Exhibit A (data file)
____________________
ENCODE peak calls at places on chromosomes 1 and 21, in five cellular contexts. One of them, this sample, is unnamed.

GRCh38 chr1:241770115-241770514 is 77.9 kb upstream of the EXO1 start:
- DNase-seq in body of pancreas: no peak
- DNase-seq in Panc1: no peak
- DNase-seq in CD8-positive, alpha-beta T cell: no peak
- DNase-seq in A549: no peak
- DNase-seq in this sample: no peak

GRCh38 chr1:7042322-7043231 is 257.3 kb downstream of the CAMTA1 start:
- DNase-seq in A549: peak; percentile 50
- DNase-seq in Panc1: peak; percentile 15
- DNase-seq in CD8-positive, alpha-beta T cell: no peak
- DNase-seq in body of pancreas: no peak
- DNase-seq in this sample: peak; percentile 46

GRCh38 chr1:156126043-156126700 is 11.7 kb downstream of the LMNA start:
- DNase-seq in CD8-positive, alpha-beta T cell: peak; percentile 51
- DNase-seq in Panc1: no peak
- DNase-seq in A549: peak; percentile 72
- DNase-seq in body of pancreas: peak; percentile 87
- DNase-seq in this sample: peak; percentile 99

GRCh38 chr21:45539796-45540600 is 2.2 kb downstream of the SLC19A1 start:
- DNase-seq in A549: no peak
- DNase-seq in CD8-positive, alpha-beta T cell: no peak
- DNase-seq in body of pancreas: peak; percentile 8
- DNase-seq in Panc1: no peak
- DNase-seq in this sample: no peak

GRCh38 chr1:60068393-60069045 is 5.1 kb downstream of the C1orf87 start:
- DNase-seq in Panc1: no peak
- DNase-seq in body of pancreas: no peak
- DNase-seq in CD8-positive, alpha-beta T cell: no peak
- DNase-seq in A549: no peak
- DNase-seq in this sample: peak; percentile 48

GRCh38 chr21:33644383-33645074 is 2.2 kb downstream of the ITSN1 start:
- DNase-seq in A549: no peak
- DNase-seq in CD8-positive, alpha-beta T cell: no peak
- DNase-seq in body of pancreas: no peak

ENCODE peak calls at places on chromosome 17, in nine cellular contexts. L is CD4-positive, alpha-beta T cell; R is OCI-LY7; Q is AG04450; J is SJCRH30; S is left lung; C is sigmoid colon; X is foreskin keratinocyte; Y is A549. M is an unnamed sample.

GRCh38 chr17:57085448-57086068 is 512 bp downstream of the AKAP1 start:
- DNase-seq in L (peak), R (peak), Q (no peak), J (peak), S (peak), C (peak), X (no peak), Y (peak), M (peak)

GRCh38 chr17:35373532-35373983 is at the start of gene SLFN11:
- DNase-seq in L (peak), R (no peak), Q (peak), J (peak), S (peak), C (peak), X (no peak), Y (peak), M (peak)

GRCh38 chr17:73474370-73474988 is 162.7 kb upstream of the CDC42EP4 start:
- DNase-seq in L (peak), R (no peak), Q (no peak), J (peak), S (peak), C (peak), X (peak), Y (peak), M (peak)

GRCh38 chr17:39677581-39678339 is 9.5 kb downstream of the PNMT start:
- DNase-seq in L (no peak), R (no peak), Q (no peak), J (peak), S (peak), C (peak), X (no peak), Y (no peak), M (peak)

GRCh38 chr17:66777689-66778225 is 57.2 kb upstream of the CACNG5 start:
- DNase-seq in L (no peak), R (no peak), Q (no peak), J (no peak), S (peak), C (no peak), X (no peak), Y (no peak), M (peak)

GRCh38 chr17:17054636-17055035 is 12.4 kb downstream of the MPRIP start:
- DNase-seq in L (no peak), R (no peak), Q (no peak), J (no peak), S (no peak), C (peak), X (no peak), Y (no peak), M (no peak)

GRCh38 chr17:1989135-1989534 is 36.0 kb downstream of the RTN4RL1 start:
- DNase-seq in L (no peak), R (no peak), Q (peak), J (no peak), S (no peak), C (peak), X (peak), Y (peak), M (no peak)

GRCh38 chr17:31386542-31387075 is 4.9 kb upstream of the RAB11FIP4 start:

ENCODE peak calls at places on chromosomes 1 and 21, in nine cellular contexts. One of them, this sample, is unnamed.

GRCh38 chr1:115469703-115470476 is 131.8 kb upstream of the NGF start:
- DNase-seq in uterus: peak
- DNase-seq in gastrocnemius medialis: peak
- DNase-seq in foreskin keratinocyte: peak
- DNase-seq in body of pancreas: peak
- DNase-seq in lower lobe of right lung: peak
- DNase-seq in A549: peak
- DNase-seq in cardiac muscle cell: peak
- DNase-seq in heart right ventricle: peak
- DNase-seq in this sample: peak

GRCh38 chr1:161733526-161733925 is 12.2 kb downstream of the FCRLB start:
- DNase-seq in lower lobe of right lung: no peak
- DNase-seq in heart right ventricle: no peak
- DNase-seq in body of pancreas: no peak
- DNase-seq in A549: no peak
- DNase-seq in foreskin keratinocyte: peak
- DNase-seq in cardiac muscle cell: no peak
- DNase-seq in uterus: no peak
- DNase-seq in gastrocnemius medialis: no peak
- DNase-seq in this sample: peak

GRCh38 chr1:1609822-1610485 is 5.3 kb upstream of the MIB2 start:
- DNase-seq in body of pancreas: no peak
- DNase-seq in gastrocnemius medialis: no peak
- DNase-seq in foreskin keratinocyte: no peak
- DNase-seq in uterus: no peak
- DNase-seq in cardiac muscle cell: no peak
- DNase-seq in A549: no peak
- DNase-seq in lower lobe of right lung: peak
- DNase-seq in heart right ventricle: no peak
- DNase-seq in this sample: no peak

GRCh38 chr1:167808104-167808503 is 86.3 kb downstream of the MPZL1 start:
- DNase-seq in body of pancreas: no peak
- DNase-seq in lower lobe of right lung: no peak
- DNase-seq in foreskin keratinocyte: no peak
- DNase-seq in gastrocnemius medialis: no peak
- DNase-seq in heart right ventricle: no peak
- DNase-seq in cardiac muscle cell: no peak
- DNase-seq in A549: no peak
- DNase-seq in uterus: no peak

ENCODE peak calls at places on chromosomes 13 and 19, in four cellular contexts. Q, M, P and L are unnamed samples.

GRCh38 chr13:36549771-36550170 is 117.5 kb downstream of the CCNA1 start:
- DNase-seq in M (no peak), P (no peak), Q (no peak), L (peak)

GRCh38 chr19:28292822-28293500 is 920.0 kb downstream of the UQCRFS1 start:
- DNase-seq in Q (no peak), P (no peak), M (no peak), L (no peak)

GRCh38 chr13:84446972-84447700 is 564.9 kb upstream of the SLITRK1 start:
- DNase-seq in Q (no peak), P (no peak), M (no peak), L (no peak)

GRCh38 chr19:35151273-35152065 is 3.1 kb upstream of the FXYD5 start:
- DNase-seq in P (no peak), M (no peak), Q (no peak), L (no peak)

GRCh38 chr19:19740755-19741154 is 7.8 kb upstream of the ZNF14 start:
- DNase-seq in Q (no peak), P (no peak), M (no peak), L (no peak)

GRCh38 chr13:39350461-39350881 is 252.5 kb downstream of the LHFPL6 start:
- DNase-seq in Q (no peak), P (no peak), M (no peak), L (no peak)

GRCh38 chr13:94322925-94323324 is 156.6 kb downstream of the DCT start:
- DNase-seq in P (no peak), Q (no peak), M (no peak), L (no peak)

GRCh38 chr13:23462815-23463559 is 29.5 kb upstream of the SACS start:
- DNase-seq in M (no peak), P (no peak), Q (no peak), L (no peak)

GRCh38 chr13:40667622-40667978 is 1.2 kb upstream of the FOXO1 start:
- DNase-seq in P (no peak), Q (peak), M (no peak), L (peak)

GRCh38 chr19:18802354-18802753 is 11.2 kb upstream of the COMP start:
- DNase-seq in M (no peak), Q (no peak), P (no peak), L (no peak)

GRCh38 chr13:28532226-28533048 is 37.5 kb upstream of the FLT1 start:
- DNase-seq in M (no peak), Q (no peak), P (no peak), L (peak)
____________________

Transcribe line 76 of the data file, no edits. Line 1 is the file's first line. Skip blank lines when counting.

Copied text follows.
- DNase-seq in foreskin keratinocyte: no peak